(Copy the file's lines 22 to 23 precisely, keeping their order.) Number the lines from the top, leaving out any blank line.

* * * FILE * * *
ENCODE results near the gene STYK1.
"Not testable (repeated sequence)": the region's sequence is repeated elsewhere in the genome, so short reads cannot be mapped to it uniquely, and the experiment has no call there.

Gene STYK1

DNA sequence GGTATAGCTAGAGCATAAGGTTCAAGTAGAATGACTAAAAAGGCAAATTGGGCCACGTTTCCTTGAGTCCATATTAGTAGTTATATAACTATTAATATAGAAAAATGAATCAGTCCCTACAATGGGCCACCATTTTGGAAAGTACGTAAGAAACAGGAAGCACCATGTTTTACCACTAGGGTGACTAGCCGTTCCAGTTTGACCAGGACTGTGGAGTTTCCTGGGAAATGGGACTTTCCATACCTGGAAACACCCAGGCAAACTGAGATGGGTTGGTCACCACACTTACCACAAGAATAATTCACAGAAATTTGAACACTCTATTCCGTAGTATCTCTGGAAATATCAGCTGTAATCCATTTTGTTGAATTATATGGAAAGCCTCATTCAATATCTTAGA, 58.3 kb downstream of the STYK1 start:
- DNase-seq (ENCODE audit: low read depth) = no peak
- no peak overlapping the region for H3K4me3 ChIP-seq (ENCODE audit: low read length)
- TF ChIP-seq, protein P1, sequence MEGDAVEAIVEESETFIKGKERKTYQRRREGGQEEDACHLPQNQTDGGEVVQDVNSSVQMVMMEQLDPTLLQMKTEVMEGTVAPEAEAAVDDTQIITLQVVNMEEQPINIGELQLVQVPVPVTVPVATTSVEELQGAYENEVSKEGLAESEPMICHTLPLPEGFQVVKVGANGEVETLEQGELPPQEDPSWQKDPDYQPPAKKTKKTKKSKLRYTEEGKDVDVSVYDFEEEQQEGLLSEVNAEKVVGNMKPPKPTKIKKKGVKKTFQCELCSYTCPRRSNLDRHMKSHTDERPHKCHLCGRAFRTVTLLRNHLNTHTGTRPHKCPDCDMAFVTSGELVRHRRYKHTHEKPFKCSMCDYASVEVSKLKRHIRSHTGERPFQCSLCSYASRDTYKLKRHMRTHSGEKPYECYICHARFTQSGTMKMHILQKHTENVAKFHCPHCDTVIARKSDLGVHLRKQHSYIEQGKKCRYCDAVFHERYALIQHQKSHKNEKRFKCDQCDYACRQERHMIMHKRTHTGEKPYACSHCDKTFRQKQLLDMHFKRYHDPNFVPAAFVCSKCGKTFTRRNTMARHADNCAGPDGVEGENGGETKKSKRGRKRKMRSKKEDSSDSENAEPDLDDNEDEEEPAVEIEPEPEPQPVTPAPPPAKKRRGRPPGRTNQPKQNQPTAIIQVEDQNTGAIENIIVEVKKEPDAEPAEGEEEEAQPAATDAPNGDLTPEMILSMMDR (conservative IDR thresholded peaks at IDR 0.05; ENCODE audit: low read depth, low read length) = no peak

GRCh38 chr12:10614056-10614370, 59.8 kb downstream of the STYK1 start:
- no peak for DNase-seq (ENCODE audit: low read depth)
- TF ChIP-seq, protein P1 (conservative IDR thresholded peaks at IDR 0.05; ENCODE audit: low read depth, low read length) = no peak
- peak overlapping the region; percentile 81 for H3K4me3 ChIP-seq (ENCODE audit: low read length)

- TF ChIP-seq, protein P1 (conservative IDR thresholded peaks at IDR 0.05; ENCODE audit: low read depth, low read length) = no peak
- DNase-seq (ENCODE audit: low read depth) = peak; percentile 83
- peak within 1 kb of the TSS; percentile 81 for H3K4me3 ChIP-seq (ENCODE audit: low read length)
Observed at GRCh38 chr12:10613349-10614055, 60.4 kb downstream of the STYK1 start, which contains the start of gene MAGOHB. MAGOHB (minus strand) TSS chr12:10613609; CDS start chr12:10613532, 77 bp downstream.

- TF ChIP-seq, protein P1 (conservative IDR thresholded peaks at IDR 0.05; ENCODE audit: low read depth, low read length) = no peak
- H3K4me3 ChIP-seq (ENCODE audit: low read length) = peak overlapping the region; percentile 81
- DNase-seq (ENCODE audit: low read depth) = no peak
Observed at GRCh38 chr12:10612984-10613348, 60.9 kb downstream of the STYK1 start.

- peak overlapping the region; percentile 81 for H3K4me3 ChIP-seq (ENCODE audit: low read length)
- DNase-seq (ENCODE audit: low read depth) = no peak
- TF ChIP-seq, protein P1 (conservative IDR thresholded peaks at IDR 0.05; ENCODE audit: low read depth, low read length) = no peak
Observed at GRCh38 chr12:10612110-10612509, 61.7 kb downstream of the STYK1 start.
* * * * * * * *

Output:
- TF ChIP-seq, protein P1 (conservative IDR thresholded peaks at IDR 0.05; ENCODE audit: low read depth, low read length) = no peak
Observed at GRCh38 chr12:10612110-10612509, 61.7 kb downstream of the STYK1 start.